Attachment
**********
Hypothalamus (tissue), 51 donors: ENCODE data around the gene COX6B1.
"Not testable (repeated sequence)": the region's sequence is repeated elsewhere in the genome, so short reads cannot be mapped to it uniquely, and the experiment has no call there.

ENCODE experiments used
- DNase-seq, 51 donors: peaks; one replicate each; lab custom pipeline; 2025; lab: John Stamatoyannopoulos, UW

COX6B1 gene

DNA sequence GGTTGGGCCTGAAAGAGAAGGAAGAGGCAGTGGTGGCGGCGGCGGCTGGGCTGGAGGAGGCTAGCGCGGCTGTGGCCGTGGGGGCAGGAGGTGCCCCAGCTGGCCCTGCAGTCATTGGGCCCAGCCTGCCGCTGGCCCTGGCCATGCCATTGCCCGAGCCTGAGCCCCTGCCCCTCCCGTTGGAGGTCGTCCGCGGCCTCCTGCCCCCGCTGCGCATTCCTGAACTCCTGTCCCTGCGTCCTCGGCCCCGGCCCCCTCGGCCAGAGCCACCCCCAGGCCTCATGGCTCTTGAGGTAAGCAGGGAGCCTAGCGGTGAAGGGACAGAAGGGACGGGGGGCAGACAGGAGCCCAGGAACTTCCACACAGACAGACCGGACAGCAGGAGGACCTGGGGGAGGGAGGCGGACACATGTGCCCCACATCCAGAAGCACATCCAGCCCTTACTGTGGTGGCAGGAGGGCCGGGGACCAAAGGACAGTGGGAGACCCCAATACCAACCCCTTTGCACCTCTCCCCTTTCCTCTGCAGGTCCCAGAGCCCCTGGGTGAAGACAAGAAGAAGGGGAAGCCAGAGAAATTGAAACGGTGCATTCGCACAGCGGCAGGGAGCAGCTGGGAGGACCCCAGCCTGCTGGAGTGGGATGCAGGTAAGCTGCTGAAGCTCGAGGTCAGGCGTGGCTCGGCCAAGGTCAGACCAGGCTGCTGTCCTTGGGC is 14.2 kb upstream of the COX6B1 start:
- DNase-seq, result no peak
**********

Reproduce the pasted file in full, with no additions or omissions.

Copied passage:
Hypothalamus (tissue), 51 donors: ENCODE data around the gene COX6B1.
"Not testable (repeated sequence)": the region's sequence is repeated elsewhere in the genome, so short reads cannot be mapped to it uniquely, and the experiment has no call there.

ENCODE experiments used
- DNase-seq, 51 donors: peaks; one replicate each; lab custom pipeline; 2025; lab: John Stamatoyannopoulos, UW

COX6B1 gene

DNA sequence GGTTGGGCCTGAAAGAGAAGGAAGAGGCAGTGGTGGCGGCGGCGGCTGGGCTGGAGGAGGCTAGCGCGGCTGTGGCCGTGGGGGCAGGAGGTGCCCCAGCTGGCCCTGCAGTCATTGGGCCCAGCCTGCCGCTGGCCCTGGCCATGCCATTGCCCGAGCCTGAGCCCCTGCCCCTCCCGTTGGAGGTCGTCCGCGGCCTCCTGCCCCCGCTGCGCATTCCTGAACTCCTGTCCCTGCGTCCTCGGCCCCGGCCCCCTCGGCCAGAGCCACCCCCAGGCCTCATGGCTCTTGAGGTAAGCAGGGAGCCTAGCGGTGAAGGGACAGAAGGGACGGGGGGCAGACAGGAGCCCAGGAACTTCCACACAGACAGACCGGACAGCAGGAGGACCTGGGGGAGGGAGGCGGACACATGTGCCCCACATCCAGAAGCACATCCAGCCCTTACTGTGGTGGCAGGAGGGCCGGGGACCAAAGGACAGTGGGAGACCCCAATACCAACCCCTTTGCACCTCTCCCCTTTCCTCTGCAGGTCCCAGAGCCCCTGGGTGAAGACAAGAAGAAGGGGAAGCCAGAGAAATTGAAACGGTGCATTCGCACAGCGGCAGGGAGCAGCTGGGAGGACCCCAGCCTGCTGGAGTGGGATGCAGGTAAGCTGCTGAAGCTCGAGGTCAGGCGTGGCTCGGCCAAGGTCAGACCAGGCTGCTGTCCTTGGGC is 14.2 kb upstream of the COX6B1 start:
- DNase-seq, result no peak